But the run ... the 10K ... ohhh, that'd certainly be my downfall. The fact that you're now thinking of upping your game is steel fortitude indeed.

    And bummer about the light going away with the slipping of summer. I can almost feel myself stopping riding already ... and I've not even been riding much this summer too. (Oh ... I think Sept. is another Bike To Work challenge in our area ... are you gonna do that?)

    Anyway ... keep analyzing ... keep Tri-ing ... keep being awesome!
    738 days ago
  • v HILLSLUG98239
    And I do this post-mortem often. I'm hyper-analytical. I dissect, I ponder, I poke at the sore spots. It's an odd quirk of my personality. I don't think I'm capable of not analyzing - or over-analyzing - things. Even Freud said "Sometimes a cigar is just a cigar," but I'm not so sure.
    738 days ago
  • v HILLSLUG98239
    I used to own a sea kayak. (A tree fell on it. It is no longer sea-worthy.) I agree a kayak is more maneuverable. We opted for a canoe for a couple of reasons.

    The Hubs has never kayaked. He will adapt to a canoe much quicker. I have a fair amount of kayaking experience. My The Hubs experience has shown me that he usually doesn't listen to my advice. It would be incredibly frustrating for both of us to get him comfortable in a kayak.

    He can fish in a canoe. He could fish in a kayak, but he'd have to learn how. And, although it will require a level of communication we often fail to achieve, we can both paddle the kayak at the same time.

    I doubt I'll be able to get into the canoe without tipping it. I figure I can hang on while he paddles to shore. As tempted as I may be, it would be really dangerous to dump him into the river.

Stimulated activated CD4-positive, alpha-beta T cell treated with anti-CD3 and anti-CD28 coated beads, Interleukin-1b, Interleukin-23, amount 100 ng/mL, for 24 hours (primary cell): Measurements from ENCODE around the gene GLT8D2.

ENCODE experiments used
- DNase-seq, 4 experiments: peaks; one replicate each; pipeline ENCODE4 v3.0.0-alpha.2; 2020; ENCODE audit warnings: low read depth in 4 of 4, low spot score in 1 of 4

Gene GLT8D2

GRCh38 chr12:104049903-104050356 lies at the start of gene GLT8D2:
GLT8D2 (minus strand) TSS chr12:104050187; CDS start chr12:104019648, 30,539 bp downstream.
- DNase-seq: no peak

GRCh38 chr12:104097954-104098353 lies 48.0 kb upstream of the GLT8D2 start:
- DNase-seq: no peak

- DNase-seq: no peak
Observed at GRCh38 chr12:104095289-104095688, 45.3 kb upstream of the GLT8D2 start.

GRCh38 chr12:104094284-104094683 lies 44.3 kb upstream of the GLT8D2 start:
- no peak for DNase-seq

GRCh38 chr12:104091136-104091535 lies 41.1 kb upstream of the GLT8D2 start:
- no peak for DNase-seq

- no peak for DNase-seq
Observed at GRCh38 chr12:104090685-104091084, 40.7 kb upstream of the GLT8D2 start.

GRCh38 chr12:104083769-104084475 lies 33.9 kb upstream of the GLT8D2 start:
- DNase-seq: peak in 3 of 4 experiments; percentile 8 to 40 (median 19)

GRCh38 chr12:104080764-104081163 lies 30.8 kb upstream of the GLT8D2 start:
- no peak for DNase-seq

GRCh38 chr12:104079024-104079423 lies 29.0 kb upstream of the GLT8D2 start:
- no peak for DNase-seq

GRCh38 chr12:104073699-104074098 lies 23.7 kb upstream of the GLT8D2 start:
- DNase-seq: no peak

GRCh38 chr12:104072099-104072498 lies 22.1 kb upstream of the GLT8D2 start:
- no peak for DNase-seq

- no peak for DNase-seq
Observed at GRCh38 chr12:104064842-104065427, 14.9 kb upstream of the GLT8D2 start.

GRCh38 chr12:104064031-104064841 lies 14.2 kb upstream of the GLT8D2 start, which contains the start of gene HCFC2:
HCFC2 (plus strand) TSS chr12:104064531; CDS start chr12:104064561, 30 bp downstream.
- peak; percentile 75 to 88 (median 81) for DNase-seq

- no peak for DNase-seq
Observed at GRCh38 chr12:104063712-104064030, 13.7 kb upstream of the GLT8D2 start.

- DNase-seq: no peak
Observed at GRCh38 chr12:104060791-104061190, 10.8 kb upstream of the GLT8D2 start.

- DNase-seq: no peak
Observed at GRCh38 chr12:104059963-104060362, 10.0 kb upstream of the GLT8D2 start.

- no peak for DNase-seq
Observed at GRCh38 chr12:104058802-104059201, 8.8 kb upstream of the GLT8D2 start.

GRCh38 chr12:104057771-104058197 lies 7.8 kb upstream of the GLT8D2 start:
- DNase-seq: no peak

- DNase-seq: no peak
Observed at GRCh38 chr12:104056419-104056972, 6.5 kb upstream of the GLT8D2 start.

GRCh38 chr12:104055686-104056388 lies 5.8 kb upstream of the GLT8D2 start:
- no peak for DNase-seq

738 days ago
    Great insights - I do love to observe the way you learn, and feel some kinship about those internal monologues. I'm reminded that I could probably push myself harder - instead of my "I can't quit yet" monologue, maybe I need a "why the heck do you think you should be allowed to quit at all?" monologue.

    I like your plan! I suspect the hubs will feel better about your training, too, if he can be right there with you. Though I'd favor a kayak over a canoe, myself - I find them easier to get into from the water because the center of gravity is lower. I've never gotten into a canoe without managing to dump the other person! Also, because kayaks are sealed all around, they're pretty unsinkable, which also appeals to me.
    738 days ago
  • v APONI_KB
    This is the right approach. It's almost like watching game tapes and studying what went wrong and what went right.

    In my younger days I competed in a lot of karate tournaments. That next week in class my instructor would always ask me what I did right and what I did wrong. The idea being that we could work on what I needed to work on. The problem is that I never could remember anything about it.

    Let's see there were a lot of people walking around in jammies. Suddenly I was standing on a piece of electrical tape across from someone who was roughly my same age, weight, and rank. A big sort of scary man was in the middle and then he dropped his hand. After that some things happened, then a whistle blew and either the big scary man held my hand up and I had to pretend not to be a smug jerk or I had to stand there looking brave and like I wasn't upset when he held up the hand of the person who was roughly my age, weight, and rank.


    Kathrynsan carries a notebook to tournament, takes notes, we go over later at home.

    Yea my instructor was not a native speaker and sounded like yoda. Sometimes this was too much and resulted in uncontrollable giggling followed by pushups.

    the POINT here is that I think you've done the right thing getting all of this down while its fresh in your mind

    I still think you rock for toughing this out.
    738 days ago
    I'm going to add my kudos to your analysis, not just your tri. I've had races where I "disappointed" myself with my performance, and it didn't matter how many others said nice things, I still didn't do as well as I wanted. With time, perspective, and especially what you just did here... analysis of what you want to do differently as you train for next time... those wounds will heal.

    Well thought out... I look forward to watching you progress to your first Olympic outing next year. Because you can, and you will! emoticon emoticon emoticon
    739 days ago
  • v GEORGE815
    Great post!
    739 days ago